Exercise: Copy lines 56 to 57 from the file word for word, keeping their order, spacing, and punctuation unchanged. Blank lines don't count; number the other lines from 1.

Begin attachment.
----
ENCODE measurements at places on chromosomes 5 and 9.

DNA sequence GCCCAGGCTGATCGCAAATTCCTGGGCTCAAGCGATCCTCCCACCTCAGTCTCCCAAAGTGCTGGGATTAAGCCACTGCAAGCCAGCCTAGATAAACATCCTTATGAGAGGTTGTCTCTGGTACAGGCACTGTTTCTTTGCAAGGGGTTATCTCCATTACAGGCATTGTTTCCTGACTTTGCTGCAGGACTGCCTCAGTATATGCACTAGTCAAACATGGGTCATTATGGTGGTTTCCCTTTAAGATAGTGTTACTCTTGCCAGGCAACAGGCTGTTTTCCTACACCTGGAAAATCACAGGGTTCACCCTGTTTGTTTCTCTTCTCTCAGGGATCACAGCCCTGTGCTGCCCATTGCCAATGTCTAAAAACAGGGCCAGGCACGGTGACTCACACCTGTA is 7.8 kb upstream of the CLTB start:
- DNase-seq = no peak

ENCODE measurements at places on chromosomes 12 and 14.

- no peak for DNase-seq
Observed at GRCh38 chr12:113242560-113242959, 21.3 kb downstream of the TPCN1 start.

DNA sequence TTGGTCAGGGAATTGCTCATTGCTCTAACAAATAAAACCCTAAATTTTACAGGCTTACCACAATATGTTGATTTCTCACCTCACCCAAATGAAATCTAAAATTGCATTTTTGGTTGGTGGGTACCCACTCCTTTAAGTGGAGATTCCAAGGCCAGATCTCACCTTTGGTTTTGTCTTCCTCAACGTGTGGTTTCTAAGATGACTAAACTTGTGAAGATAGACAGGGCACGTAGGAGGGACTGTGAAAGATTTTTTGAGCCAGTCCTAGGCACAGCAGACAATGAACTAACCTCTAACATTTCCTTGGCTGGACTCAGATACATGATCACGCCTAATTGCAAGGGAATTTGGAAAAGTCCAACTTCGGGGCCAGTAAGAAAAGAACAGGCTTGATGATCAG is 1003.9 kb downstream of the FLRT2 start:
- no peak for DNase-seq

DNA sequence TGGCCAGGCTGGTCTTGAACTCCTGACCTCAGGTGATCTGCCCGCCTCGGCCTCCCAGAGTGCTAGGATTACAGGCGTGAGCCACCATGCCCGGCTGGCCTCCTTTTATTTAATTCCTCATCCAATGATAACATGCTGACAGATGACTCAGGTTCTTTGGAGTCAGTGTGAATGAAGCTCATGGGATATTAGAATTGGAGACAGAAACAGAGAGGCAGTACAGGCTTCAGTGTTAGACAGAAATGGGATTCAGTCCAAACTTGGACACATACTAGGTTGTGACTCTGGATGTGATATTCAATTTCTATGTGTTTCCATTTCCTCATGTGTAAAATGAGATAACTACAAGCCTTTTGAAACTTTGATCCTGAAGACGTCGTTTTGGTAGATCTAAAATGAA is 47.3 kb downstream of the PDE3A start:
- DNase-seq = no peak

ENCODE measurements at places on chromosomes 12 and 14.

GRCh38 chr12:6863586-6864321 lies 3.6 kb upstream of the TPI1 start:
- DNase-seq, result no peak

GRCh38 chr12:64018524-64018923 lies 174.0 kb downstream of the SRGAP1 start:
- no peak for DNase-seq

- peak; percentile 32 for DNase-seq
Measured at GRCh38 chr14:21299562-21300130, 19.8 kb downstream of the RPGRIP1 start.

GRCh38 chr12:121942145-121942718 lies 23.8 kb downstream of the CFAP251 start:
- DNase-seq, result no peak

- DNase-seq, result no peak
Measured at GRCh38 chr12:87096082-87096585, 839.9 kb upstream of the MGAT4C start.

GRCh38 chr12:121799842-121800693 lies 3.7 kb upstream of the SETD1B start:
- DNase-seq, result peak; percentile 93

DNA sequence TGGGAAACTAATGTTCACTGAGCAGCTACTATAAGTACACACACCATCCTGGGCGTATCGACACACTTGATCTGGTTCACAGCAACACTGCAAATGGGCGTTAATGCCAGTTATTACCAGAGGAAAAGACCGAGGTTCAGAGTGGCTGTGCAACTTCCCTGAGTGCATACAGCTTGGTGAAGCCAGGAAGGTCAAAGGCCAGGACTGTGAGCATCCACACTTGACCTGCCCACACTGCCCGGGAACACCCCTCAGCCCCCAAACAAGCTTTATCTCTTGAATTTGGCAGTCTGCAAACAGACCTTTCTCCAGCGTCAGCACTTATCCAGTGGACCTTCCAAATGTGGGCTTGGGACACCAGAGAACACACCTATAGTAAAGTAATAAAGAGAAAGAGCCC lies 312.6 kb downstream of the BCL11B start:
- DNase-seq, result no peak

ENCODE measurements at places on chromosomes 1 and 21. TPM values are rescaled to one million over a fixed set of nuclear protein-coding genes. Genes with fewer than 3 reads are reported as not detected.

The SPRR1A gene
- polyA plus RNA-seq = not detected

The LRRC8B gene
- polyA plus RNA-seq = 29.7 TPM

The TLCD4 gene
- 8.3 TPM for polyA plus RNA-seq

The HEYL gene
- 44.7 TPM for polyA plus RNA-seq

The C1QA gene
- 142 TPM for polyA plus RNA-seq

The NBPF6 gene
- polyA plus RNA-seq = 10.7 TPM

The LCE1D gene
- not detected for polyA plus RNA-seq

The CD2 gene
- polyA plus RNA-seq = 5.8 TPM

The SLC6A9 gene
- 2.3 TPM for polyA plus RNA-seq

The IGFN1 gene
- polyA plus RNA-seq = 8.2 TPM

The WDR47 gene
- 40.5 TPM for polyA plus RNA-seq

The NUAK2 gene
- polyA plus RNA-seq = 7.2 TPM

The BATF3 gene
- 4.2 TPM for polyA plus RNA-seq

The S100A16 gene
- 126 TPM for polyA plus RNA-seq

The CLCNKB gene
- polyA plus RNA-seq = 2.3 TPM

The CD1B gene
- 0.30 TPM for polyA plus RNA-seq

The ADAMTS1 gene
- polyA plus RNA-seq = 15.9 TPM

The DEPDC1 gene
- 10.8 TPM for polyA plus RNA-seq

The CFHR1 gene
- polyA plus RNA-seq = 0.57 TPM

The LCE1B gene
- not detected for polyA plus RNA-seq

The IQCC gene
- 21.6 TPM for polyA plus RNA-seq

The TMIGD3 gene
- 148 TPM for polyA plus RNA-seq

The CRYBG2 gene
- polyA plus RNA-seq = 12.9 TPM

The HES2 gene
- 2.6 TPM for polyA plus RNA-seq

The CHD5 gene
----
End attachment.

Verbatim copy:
- polyA plus RNA-seq = 2.3 TPM

The CD1B gene